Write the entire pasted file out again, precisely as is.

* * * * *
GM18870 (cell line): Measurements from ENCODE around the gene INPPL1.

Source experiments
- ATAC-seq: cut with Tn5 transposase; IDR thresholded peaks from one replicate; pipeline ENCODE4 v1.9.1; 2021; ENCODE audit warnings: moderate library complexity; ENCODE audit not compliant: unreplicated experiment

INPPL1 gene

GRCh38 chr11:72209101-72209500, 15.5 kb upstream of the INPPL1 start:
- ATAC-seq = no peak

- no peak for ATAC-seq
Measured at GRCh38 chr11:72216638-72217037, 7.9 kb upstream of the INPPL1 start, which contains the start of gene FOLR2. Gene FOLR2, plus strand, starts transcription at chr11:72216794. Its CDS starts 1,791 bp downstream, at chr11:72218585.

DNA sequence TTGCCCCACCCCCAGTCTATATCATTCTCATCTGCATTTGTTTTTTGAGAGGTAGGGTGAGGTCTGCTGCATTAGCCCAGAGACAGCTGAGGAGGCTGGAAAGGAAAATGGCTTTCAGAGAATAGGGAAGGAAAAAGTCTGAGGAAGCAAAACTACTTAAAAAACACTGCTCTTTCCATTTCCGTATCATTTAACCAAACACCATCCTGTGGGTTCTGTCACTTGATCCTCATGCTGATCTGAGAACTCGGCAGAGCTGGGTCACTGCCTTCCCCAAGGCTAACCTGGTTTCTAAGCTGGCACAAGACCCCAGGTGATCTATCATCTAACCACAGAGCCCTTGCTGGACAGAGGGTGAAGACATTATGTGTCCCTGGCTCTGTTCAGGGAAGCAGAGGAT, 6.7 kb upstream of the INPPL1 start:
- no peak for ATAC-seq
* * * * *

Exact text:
GM18870 (cell line): Measurements from ENCODE around the gene INPPL1.

Source experiments
- ATAC-seq: cut with Tn5 transposase; IDR thresholded peaks from one replicate; pipeline ENCODE4 v1.9.1; 2021; ENCODE audit warnings: moderate library complexity; ENCODE audit not compliant: unreplicated experiment

INPPL1 gene

GRCh38 chr11:72209101-72209500, 15.5 kb upstream of the INPPL1 start:
- ATAC-seq = no peak

- no peak for ATAC-seq
Measured at GRCh38 chr11:72216638-72217037, 7.9 kb upstream of the INPPL1 start, which contains the start of gene FOLR2. Gene FOLR2, plus strand, starts transcription at chr11:72216794. Its CDS starts 1,791 bp downstream, at chr11:72218585.

DNA sequence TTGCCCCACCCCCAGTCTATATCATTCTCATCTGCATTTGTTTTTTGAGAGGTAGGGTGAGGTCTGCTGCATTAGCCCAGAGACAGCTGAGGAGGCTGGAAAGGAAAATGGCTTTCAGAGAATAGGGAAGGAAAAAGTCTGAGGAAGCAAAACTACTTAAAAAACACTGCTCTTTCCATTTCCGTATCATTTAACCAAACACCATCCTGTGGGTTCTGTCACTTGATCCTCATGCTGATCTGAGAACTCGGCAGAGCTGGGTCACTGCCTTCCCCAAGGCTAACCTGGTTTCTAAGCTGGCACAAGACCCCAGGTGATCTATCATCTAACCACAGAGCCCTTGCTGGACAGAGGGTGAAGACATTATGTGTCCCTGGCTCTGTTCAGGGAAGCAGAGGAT, 6.7 kb upstream of the INPPL1 start:
- no peak for ATAC-seq